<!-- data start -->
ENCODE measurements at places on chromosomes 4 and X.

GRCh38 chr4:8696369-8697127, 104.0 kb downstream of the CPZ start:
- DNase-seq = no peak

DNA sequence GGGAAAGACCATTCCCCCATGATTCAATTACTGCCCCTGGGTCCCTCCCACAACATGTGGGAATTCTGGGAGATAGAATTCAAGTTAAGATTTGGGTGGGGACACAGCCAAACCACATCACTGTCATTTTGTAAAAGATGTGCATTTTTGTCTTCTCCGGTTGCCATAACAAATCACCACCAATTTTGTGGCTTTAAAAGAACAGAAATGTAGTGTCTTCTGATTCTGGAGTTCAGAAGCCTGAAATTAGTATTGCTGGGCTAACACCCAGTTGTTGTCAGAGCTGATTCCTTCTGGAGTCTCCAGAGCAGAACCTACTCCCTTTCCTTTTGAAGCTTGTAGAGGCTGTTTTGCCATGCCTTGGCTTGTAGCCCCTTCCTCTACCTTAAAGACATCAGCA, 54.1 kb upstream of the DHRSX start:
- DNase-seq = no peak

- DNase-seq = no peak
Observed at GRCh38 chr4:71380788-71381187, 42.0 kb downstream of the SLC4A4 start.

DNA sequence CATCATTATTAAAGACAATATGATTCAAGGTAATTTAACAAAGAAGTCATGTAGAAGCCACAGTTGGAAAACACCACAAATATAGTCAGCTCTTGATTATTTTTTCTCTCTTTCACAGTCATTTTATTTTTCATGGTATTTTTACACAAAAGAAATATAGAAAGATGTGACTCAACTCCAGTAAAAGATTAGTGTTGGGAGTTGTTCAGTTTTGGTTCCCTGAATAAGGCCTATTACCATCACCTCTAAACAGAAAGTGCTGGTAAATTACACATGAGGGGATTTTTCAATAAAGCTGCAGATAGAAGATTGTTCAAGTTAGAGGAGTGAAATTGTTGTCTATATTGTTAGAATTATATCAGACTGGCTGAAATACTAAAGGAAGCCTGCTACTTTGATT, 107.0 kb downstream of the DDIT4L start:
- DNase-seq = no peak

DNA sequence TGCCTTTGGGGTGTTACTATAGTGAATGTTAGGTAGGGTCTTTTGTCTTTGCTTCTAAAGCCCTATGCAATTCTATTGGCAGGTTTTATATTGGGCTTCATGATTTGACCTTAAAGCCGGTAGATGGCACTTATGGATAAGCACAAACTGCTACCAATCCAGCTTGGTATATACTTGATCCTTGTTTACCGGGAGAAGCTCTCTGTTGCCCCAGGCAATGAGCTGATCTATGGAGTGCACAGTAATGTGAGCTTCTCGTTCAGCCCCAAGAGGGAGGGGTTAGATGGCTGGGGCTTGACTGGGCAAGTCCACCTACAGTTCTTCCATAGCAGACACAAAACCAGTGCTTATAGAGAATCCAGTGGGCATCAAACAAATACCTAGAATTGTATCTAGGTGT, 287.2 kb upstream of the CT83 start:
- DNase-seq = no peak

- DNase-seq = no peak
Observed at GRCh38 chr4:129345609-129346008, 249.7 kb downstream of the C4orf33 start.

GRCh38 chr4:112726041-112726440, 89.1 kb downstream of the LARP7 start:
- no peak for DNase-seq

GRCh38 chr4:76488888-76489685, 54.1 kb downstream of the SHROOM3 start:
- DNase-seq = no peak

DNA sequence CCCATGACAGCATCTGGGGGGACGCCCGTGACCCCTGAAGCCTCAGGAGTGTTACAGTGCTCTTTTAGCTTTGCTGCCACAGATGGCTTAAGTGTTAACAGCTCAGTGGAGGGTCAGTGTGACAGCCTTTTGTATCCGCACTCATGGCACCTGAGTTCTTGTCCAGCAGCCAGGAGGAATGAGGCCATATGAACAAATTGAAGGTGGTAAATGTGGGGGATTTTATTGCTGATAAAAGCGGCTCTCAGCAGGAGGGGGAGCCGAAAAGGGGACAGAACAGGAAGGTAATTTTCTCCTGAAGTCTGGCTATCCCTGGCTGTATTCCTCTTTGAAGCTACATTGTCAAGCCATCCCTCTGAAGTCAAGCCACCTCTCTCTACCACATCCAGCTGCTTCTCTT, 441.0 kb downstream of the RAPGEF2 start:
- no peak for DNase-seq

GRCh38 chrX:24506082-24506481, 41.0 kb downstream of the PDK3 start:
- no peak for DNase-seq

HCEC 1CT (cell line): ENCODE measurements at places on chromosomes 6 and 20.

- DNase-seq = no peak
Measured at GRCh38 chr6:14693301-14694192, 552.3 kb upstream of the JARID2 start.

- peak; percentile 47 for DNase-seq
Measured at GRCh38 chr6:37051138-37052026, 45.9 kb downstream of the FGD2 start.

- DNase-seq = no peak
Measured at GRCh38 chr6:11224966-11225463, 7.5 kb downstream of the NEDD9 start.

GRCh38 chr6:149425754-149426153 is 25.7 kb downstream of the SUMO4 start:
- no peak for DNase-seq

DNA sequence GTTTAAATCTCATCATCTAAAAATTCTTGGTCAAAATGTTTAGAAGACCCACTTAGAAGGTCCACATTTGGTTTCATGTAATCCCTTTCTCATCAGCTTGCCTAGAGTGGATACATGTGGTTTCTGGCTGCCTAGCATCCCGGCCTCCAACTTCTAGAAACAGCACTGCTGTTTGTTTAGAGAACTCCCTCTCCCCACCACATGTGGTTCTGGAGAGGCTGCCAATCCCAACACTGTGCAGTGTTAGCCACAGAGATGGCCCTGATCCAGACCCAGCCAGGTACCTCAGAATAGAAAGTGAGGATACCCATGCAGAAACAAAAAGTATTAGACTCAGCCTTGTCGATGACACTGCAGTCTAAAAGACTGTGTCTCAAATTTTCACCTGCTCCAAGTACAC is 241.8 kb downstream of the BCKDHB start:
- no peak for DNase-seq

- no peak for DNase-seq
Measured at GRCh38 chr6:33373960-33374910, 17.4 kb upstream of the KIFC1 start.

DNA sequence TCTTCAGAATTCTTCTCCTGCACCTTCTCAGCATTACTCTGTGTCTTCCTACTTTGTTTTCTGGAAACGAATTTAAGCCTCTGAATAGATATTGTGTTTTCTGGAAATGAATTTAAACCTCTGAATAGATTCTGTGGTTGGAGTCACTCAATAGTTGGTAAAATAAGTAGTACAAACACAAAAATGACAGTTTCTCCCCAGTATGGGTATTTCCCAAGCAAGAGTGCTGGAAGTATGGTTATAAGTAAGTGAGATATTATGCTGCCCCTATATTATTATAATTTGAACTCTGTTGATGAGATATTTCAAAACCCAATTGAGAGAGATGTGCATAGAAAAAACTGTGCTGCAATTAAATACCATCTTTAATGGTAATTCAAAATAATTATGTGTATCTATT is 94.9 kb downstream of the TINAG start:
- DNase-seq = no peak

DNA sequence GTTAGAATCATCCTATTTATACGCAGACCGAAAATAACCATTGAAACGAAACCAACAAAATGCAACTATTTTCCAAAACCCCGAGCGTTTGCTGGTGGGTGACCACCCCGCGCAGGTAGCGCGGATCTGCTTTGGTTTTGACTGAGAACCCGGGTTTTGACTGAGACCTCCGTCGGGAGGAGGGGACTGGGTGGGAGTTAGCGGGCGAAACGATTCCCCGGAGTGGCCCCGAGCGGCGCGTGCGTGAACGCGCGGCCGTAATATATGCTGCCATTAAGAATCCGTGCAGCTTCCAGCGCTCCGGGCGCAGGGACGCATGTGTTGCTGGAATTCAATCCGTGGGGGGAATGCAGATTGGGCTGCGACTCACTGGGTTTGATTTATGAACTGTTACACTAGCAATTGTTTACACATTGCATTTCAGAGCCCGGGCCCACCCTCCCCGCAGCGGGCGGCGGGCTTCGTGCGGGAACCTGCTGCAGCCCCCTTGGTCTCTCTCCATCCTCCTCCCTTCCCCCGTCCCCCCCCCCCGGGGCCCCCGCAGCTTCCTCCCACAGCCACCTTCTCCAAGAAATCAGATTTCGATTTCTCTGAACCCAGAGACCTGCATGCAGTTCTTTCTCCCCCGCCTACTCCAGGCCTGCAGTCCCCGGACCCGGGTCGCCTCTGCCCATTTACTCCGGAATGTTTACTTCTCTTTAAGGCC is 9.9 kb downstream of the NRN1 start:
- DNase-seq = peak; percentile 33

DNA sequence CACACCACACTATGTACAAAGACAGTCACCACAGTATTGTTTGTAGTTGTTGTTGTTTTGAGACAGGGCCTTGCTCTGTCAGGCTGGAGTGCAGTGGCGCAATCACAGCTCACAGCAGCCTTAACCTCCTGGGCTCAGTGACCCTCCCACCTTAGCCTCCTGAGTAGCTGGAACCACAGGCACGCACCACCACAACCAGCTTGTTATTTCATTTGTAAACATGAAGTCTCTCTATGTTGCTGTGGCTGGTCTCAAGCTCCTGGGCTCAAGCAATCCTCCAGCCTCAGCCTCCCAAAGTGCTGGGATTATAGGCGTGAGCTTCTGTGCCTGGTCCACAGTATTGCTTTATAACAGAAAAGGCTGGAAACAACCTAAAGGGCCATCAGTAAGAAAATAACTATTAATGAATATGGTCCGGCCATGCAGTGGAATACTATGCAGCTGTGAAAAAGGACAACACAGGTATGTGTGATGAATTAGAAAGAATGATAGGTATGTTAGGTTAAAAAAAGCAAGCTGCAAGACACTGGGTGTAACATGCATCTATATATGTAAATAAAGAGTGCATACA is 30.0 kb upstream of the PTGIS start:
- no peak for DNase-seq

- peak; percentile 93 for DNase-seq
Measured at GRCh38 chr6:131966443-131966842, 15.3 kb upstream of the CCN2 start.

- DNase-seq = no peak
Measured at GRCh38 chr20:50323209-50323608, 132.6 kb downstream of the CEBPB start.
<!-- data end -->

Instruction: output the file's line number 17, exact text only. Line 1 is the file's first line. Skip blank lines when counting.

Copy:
- DNase-seq = no peak